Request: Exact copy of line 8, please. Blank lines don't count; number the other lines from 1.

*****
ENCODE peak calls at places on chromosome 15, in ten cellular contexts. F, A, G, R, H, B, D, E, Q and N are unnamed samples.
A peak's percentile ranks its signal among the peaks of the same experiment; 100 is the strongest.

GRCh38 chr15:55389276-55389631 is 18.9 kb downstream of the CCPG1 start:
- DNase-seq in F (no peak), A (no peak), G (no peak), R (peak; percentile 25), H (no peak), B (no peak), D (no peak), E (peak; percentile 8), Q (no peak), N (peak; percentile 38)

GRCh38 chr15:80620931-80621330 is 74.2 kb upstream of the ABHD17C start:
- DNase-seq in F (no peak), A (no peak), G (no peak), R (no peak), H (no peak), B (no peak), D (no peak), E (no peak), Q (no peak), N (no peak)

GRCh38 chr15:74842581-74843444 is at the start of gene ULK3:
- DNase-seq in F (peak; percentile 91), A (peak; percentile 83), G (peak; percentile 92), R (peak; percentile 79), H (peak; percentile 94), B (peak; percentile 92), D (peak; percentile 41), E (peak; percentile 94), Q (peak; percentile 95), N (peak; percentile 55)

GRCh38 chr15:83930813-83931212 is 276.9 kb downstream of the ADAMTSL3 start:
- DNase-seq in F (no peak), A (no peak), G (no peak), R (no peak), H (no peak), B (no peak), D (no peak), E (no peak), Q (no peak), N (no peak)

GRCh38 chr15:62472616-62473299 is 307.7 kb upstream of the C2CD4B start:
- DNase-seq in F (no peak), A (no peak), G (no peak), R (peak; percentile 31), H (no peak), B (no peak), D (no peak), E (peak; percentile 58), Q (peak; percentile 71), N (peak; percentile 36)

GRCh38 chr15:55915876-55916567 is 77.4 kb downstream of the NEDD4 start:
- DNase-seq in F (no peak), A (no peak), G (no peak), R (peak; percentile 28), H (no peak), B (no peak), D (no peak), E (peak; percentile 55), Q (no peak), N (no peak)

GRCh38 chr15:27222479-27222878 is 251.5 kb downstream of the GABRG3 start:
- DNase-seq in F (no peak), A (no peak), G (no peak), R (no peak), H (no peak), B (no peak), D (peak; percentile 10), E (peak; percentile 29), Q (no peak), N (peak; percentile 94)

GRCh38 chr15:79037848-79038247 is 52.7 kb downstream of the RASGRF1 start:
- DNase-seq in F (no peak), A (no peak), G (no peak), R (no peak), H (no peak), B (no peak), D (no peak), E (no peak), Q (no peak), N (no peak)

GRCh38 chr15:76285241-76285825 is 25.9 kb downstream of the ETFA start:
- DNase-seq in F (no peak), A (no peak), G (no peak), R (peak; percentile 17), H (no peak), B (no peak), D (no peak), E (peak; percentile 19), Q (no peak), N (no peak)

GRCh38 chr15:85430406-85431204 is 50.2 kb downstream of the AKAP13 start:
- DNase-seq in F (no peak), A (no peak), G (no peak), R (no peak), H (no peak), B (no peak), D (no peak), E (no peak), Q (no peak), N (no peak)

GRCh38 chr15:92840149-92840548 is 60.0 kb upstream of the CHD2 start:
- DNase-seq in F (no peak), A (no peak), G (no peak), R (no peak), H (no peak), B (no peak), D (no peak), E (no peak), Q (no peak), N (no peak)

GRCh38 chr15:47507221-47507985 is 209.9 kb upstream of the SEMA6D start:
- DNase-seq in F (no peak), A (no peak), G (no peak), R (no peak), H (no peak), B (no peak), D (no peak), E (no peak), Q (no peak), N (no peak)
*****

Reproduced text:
- DNase-seq in F (peak; percentile 91), A (peak; percentile 83), G (peak; percentile 92), R (peak; percentile 79), H (peak; percentile 94), B (peak; percentile 92), D (peak; percentile 41), E (peak; percentile 94), Q (peak; percentile 95), N (peak; percentile 55)